Skip to main content

When you are old: Yeats at 150

13 November 2015

Speakers at the Yeats 150 event including Ken Skates, Welsh Assembly Government and Ambassador of Ireland for Great Britain Daniel Mulhall
Image courtesy of Literature Wales. Copyright: Kate Stuart.

Cardiff University has joined celebrations across the UK marking the 150th anniversary of the great Irish poet W.B. Yeats at a Welsh commemorative event, When you are old: Yeats at 150.

Poet and Head of the School of English, Communication and Philosophy, Professor Damian Walford Davies, chaired the celebrations at the Redhouse, Merthyr Tydfil, presented by Literature Wales and the Welsh Government on 9 November.

Born on 13 June 1865, Yeats was the first Irishman to be honoured with the Nobel Prize in Literature (1923), and is acknowledged as one of the foremost figures of 20th-century literature.

Events have been taking place across Ireland and internationally throughout 2015.

When you are old: Yeats at 150 featured a talk by the Ambassador of Ireland to Great Britain, Daniel Mulhall, followed by a discussion of Yeats’s responses to Irish political crises, his complex legacies (in Wales and Europe, as well as Ireland), and issues of commemoration.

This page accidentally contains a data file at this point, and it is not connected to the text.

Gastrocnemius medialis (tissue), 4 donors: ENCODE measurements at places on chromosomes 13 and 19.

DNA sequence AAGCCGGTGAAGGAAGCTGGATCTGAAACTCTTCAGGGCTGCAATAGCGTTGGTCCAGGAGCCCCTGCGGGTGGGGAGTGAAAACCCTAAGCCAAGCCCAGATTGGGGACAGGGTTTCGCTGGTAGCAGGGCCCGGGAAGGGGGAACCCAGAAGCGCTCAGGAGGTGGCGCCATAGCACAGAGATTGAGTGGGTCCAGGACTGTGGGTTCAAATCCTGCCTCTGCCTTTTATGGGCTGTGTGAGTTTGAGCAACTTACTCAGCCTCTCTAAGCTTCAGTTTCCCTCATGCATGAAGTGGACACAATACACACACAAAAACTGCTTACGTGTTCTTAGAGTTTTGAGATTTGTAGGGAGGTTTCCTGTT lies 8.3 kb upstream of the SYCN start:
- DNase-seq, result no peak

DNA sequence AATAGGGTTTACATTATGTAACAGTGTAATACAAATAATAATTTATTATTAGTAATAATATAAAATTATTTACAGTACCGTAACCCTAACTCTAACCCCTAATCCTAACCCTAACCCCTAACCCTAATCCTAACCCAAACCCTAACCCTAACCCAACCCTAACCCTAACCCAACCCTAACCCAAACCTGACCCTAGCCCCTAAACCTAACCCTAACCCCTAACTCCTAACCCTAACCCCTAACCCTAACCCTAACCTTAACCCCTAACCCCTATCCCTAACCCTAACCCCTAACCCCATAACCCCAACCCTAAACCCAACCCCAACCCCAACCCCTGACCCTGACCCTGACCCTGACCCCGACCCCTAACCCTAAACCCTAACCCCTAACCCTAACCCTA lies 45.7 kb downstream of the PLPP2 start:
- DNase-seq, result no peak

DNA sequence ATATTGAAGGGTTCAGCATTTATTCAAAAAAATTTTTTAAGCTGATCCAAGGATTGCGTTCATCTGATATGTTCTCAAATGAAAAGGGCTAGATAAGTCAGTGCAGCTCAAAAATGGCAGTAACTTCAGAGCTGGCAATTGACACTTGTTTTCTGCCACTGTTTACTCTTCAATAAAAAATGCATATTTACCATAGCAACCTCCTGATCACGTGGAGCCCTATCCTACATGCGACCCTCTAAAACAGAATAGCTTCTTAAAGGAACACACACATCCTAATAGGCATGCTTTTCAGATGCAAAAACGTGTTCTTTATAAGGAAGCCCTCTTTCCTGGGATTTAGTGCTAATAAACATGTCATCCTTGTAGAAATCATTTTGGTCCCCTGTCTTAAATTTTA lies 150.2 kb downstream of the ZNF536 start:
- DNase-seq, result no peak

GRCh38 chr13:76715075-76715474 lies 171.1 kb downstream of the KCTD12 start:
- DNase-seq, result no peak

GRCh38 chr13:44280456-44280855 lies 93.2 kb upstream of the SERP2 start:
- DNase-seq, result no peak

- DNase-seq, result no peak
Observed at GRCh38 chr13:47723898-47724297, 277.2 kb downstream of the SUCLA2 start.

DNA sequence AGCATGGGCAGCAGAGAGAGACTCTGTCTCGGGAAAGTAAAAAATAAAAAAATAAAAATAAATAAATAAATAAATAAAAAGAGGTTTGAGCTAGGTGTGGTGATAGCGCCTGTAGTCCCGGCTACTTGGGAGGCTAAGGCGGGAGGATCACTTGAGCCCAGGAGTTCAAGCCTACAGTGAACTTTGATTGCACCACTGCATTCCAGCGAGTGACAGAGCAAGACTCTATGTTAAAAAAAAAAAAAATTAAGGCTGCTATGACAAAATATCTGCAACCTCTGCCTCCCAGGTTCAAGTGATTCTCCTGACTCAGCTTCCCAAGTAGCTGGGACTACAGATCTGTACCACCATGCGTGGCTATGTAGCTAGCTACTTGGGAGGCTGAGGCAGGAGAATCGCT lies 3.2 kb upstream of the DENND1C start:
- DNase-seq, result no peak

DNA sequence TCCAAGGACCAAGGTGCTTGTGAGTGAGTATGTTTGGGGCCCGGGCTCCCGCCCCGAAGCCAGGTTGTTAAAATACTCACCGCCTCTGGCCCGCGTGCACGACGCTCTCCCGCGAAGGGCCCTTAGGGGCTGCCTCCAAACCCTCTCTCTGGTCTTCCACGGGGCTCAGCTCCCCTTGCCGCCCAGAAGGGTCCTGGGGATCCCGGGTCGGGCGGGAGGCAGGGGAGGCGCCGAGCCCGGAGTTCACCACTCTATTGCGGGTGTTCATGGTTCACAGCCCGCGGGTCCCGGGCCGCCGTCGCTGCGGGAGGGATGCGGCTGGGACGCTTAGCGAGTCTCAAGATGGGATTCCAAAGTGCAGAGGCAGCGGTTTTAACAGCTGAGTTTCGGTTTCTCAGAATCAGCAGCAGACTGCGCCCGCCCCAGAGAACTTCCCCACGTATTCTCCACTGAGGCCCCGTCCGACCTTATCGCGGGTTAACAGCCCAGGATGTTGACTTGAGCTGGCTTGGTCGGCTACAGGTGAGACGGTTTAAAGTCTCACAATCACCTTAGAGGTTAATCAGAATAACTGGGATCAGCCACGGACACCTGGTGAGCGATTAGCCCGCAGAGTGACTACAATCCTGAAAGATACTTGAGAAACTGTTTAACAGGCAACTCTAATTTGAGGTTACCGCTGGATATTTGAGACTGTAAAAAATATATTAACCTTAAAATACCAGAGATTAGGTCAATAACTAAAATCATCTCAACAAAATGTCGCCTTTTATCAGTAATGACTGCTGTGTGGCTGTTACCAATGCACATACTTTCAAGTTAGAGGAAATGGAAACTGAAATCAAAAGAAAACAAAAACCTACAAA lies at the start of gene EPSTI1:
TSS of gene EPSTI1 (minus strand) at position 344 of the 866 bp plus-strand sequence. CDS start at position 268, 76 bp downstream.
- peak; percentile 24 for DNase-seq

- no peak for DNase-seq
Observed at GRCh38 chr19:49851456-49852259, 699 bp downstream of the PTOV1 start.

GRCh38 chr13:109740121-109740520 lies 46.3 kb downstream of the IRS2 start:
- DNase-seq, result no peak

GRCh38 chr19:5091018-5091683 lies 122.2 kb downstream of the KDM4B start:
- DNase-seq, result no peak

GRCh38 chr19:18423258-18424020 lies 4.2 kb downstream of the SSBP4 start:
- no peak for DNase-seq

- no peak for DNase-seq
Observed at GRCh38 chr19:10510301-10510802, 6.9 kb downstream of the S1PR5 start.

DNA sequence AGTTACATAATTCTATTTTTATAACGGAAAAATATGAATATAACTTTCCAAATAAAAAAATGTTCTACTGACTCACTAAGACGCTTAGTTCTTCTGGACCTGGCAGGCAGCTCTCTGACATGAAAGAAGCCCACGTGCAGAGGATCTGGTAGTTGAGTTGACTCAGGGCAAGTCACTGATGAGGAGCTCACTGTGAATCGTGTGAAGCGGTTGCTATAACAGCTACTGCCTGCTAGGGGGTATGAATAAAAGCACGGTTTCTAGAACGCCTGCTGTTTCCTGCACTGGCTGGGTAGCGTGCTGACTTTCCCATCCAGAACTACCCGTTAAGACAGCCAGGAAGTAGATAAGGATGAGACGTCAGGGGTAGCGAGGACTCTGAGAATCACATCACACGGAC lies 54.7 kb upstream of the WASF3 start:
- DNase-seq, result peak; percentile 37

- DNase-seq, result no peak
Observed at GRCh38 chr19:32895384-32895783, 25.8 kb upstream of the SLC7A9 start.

Performances of new writing created by the Merthyr Young People’s Writing Squads, as well as local writing and arts clubs celebrate the work of Yeats and the health of modern-day poetry in Wales. Award-winning Merthyr poet Mike Jenkins led the writing workshops and poet and artist Francesca Kay led a letterpress workshop, activities organised in partnership with Merthyr Tydfil libraries and Head4Arts.  

Lifelong admirer of Yeats, the Ambassador of Ireland to Great Britain Daniel Mulhall said: “W.B. Yeats is one of Ireland’s literary giants and I am delighted to have this opportunity to share my appreciation of his work with an audience of literature enthusiasts in Wales.”

Lleucu Siencyn, Chief Executive of Literature Wales said: “I fell in love with Yeats’ poetry many years ago, and often found in his work parallels with Welsh poetry. It’s a great honour to host such a prestigious evening at the Redhouse, one of our most significant historic buildings.”

Share this story